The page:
The Tamil nationalists’ goal in passing this resolution was not to aid the ex-LTTE fighters, however, but to promote their collaboration with Washington and its war plans in Asia. NPC Chief Minister C.V. Wigneswaran hailed the recent US-led joint military operation with the Sri Lankan military in Jaffna as a humanitarian mission, requesting that accompanying US doctors examine the victims.
The US doctors refused to examine the victims, however. Later on, the US embassy in Colombo claimed the doctors were not equipped with necessary medical instruments.
Hospitals in the Northern Province duly organised special clinics for examinations. Plain-clothes military and intelligence personnel were posted in the hospitals to monitor the examinations and threaten those who turned up.
Unsurprisingly, only 96 of the 12,000 ex-LTTE fighters turned up in the first three weeks of September. Most of the victims distrusted the NPC-organised examinations and were afraid of providing their medical records.
While Wigneswaran questioned the posting of security forces to the hospitals, the plain fact is that the Tamil nationalist politicians rely on the very same security forces for protection at their own public meetings, as anger mounts over their anti-democratic and anti-worker policies.
US imperialism, as well as the other Western powers, India, and China are all deeply implicated in the war crimes committed in Sri Lanka. They supported the offensive under former President Mahinda Rajapaksa diplomatically and militarily, and praised the setting up of the “rehabilitation” centres. Some diplomats reportedly even visited the detention centres in 2009.
The “rehabilitation” centres enforced arbitrary military detention under the notorious “Prevention of Terrorism Act”. Detainees were denied fundamental rights and confined without charge, trial, or access to legal consultation to challenge their detention. The International Bar Association issued a statement in 2015, declaring, “detainees are often interrogated in order to extract confessions and gain information on wider social and political Tamil networks. Around a quarter of interviewees experienced torture or cruel, inhuman or degrading treatment.”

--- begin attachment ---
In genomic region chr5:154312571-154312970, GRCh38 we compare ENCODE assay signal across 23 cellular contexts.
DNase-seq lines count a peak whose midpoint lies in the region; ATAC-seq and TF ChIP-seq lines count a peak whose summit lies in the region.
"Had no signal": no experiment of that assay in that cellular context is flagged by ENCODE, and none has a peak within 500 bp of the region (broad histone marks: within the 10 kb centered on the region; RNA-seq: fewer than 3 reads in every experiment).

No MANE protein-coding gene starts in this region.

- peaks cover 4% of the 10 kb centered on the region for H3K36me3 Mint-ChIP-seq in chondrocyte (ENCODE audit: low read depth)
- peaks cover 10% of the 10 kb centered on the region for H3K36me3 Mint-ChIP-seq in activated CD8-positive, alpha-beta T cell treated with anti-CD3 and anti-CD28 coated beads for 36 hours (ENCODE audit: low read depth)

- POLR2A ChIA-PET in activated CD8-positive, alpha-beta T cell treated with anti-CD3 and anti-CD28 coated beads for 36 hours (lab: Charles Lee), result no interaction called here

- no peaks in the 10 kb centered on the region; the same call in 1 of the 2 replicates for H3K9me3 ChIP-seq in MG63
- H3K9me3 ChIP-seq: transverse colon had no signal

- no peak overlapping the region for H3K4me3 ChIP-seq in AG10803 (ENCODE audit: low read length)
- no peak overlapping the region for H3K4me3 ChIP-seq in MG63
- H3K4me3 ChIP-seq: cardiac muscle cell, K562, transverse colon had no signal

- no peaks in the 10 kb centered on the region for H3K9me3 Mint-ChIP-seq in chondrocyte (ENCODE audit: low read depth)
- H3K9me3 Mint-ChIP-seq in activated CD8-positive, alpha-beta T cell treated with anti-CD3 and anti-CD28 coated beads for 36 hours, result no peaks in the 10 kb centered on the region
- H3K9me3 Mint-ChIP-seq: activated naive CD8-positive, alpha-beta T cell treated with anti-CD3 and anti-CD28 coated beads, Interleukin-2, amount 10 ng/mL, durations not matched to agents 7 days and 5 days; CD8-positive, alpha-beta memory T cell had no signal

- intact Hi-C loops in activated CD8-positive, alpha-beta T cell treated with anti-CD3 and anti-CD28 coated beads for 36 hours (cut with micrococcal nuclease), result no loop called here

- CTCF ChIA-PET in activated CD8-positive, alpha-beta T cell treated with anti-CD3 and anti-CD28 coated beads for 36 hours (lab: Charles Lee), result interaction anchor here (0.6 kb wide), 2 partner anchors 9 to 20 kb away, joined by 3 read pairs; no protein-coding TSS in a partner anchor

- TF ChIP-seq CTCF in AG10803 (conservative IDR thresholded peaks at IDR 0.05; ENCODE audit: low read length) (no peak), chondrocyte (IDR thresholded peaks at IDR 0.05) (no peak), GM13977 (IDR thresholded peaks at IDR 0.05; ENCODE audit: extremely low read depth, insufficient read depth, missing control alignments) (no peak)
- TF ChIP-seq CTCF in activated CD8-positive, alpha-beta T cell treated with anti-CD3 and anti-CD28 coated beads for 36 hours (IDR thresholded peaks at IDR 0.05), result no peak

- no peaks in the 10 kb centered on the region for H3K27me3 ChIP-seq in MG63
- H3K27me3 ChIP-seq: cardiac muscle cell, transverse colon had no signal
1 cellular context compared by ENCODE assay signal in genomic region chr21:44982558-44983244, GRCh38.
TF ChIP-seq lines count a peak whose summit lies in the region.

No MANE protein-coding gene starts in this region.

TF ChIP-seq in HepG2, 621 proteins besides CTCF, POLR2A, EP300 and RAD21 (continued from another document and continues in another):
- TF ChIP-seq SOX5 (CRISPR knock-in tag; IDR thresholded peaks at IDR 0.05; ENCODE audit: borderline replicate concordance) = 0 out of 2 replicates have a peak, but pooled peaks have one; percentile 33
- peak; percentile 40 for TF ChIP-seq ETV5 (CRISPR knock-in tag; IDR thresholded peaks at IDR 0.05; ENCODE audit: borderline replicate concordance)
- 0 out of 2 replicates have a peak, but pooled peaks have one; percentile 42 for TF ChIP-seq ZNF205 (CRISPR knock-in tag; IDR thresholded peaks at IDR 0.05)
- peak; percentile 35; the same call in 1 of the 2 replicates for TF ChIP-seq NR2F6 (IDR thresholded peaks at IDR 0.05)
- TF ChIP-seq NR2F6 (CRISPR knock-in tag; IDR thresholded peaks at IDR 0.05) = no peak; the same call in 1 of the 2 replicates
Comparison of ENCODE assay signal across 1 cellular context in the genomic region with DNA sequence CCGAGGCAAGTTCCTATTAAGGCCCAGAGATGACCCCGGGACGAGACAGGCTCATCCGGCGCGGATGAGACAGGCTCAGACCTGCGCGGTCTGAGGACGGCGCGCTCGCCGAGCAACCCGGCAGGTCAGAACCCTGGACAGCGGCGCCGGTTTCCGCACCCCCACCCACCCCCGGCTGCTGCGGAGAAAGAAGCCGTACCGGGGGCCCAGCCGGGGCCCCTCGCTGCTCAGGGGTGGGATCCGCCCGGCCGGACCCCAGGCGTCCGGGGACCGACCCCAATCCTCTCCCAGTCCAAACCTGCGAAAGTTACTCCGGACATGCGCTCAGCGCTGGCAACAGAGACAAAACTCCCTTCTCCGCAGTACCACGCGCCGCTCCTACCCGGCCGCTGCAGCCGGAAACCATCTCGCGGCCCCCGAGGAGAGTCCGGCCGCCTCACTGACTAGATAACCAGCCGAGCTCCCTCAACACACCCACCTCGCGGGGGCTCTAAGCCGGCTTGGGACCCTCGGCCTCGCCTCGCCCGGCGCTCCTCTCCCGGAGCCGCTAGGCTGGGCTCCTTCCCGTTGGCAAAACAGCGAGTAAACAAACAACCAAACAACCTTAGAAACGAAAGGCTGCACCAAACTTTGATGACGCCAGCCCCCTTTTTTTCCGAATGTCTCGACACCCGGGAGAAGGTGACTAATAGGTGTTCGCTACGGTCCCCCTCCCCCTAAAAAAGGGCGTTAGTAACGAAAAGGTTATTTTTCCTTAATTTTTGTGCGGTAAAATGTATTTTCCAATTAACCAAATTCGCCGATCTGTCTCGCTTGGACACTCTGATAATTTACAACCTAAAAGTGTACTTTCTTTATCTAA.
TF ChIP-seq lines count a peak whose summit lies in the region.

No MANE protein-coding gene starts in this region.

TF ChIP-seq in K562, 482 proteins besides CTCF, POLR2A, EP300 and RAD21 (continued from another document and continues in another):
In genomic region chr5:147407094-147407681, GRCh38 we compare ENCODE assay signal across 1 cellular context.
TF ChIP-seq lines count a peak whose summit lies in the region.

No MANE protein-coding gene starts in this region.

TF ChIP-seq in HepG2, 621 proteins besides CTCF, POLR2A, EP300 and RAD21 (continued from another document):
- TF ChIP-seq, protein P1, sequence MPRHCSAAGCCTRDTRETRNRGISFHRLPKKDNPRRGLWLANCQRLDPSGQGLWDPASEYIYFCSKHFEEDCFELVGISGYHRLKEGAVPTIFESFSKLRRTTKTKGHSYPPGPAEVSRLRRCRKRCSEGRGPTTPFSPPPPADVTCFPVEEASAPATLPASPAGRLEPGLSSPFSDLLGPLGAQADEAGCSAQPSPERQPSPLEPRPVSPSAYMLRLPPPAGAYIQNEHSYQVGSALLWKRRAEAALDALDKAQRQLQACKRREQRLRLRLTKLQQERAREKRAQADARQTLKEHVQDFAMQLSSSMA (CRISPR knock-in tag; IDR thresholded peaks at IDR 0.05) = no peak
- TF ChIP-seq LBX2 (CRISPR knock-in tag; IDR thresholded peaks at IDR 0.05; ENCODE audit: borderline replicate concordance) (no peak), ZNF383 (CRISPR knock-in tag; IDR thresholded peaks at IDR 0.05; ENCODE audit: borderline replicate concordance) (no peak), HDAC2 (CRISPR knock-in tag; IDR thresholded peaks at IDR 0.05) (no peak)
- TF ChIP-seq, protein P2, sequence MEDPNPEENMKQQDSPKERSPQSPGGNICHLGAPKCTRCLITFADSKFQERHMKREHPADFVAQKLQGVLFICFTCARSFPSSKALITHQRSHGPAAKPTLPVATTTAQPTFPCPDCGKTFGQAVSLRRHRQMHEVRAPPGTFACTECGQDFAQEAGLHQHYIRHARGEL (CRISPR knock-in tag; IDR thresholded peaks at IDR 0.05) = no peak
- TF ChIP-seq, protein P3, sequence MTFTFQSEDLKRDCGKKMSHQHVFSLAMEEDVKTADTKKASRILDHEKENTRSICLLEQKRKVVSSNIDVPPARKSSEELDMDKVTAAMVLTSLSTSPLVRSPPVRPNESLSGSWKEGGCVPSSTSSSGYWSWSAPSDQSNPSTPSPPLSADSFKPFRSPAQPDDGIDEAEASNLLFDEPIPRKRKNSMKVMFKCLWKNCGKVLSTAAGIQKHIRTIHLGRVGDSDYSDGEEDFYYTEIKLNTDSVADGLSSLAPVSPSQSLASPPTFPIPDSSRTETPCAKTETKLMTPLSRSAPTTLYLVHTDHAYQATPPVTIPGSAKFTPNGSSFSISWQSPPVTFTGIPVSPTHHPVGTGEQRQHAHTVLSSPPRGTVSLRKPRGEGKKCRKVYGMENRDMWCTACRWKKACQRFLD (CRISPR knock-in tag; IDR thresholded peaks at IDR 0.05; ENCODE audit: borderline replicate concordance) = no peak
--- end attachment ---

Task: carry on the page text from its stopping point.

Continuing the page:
Sarath Fonseka, who led the war in 2009, as the Commander of the Sri Lankan Army, has not yet made any statements denying the poisoning allegations. He was promoted by Sirisena in March 2015 as the first Field Marshal in Sri Lankan history. In February 2016, Sirisena made him minister of regional development.
Given the record of the Sri Lankan government and military, the poisoning allegations are credible. During the insurrection of the JVP in the late 1980s, thousands of Sinhala youth were massacred and thousands more “disappeared” in military custody. The government recently acknowledged that the “disappeared” had been killed, agreeing to issue a “certificate of absence” to relatives of over 65,000 Sinhalese and Tamils who have been missing for 30 years.
In September 2011, Rajapaksa staged a ceremony in the presidential “Temple Tree” residence to release the first group of 1,800 “rehabilitated” inmates. He issued “certificates” for the “successful completion of rehabilitation” and—in the presence of US Ambassador Patricia Butenis, Indian High Commissioner Ashok Kantha and British High Commissioner John Rankin—handed over “rehabilitated” ex-LTTE cadres to their families.
In 2014, Butenis praised the Rajapaksa regime, declaring, “The government has also made great progress with the rehabilitation of ex-combatants.”